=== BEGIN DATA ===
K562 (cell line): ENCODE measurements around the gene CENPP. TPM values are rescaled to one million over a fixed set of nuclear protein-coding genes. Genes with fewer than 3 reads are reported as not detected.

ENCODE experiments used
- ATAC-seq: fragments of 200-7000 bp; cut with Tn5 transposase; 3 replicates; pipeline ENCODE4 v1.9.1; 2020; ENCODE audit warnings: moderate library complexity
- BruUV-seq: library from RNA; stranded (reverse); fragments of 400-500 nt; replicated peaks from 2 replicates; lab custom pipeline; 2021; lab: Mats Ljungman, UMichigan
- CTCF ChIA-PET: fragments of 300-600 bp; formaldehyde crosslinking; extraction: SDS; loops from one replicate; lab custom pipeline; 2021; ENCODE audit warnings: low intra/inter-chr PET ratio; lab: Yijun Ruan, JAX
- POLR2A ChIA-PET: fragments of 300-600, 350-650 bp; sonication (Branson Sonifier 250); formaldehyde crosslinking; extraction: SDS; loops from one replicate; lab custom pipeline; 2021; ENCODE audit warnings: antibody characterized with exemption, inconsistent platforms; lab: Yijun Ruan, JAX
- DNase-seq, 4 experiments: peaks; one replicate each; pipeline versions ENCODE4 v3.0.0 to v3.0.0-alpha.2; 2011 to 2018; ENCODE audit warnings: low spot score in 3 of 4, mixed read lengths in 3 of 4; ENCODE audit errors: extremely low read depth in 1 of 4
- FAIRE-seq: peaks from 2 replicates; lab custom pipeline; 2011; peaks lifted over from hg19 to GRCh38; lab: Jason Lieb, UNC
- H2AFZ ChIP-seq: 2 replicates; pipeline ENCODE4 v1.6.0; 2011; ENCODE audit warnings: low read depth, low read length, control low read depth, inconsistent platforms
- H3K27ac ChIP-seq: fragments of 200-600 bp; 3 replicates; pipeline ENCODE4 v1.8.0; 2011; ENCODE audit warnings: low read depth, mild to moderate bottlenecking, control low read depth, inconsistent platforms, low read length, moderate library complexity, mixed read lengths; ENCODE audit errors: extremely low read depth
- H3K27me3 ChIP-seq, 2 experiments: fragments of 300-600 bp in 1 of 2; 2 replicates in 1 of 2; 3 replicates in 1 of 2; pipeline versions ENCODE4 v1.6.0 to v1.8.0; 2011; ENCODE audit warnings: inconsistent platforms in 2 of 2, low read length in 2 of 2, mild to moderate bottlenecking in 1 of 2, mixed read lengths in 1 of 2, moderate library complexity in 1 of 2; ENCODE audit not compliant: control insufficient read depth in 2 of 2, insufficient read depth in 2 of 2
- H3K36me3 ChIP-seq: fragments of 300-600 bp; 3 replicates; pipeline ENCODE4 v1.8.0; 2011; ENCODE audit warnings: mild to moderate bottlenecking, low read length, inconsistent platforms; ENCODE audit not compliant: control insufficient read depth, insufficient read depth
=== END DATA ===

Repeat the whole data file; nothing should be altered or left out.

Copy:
K562 (cell line): ENCODE measurements around the gene CENPP. TPM values are rescaled to one million over a fixed set of nuclear protein-coding genes. Genes with fewer than 3 reads are reported as not detected.

ENCODE experiments used
- ATAC-seq: fragments of 200-7000 bp; cut with Tn5 transposase; 3 replicates; pipeline ENCODE4 v1.9.1; 2020; ENCODE audit warnings: moderate library complexity
- BruUV-seq: library from RNA; stranded (reverse); fragments of 400-500 nt; replicated peaks from 2 replicates; lab custom pipeline; 2021; lab: Mats Ljungman, UMichigan
- CTCF ChIA-PET: fragments of 300-600 bp; formaldehyde crosslinking; extraction: SDS; loops from one replicate; lab custom pipeline; 2021; ENCODE audit warnings: low intra/inter-chr PET ratio; lab: Yijun Ruan, JAX
- POLR2A ChIA-PET: fragments of 300-600, 350-650 bp; sonication (Branson Sonifier 250); formaldehyde crosslinking; extraction: SDS; loops from one replicate; lab custom pipeline; 2021; ENCODE audit warnings: antibody characterized with exemption, inconsistent platforms; lab: Yijun Ruan, JAX
- DNase-seq, 4 experiments: peaks; one replicate each; pipeline versions ENCODE4 v3.0.0 to v3.0.0-alpha.2; 2011 to 2018; ENCODE audit warnings: low spot score in 3 of 4, mixed read lengths in 3 of 4; ENCODE audit errors: extremely low read depth in 1 of 4
- FAIRE-seq: peaks from 2 replicates; lab custom pipeline; 2011; peaks lifted over from hg19 to GRCh38; lab: Jason Lieb, UNC
- H2AFZ ChIP-seq: 2 replicates; pipeline ENCODE4 v1.6.0; 2011; ENCODE audit warnings: low read depth, low read length, control low read depth, inconsistent platforms
- H3K27ac ChIP-seq: fragments of 200-600 bp; 3 replicates; pipeline ENCODE4 v1.8.0; 2011; ENCODE audit warnings: low read depth, mild to moderate bottlenecking, control low read depth, inconsistent platforms, low read length, moderate library complexity, mixed read lengths; ENCODE audit errors: extremely low read depth
- H3K27me3 ChIP-seq, 2 experiments: fragments of 300-600 bp in 1 of 2; 2 replicates in 1 of 2; 3 replicates in 1 of 2; pipeline versions ENCODE4 v1.6.0 to v1.8.0; 2011; ENCODE audit warnings: inconsistent platforms in 2 of 2, low read length in 2 of 2, mild to moderate bottlenecking in 1 of 2, mixed read lengths in 1 of 2, moderate library complexity in 1 of 2; ENCODE audit not compliant: control insufficient read depth in 2 of 2, insufficient read depth in 2 of 2
- H3K36me3 ChIP-seq: fragments of 300-600 bp; 3 replicates; pipeline ENCODE4 v1.8.0; 2011; ENCODE audit warnings: mild to moderate bottlenecking, low read length, inconsistent platforms; ENCODE audit not compliant: control insufficient read depth, insufficient read depth